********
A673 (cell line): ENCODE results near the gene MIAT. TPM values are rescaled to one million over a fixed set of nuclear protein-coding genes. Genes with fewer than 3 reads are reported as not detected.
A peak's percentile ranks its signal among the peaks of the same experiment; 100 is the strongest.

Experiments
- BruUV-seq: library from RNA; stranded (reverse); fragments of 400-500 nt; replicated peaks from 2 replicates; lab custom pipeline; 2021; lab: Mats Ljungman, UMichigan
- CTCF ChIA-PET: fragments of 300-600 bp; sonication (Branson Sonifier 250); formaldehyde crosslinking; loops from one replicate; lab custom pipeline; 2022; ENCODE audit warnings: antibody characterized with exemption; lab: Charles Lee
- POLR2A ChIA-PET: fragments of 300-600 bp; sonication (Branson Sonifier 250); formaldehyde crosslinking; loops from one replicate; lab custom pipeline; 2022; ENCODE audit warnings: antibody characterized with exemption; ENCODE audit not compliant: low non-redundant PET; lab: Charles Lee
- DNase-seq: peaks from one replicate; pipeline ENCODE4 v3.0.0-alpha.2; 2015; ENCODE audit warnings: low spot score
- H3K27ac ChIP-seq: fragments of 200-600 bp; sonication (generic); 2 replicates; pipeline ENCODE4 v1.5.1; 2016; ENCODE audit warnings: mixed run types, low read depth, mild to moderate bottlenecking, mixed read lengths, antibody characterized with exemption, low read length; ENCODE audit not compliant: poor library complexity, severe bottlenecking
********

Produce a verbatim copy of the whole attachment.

A673 (cell line): ENCODE results near the gene MIAT. TPM values are rescaled to one million over a fixed set of nuclear protein-coding genes. Genes with fewer than 3 reads are reported as not detected.
A peak's percentile ranks its signal among the peaks of the same experiment; 100 is the strongest.

Experiments
- BruUV-seq: library from RNA; stranded (reverse); fragments of 400-500 nt; replicated peaks from 2 replicates; lab custom pipeline; 2021; lab: Mats Ljungman, UMichigan
- CTCF ChIA-PET: fragments of 300-600 bp; sonication (Branson Sonifier 250); formaldehyde crosslinking; loops from one replicate; lab custom pipeline; 2022; ENCODE audit warnings: antibody characterized with exemption; lab: Charles Lee
- POLR2A ChIA-PET: fragments of 300-600 bp; sonication (Branson Sonifier 250); formaldehyde crosslinking; loops from one replicate; lab custom pipeline; 2022; ENCODE audit warnings: antibody characterized with exemption; ENCODE audit not compliant: low non-redundant PET; lab: Charles Lee
- DNase-seq: peaks from one replicate; pipeline ENCODE4 v3.0.0-alpha.2; 2015; ENCODE audit warnings: low spot score
- H3K27ac ChIP-seq: fragments of 200-600 bp; sonication (generic); 2 replicates; pipeline ENCODE4 v1.5.1; 2016; ENCODE audit warnings: mixed run types, low read depth, mild to moderate bottlenecking, mixed read lengths, antibody characterized with exemption, low read length; ENCODE audit not compliant: poor library complexity, severe bottlenecking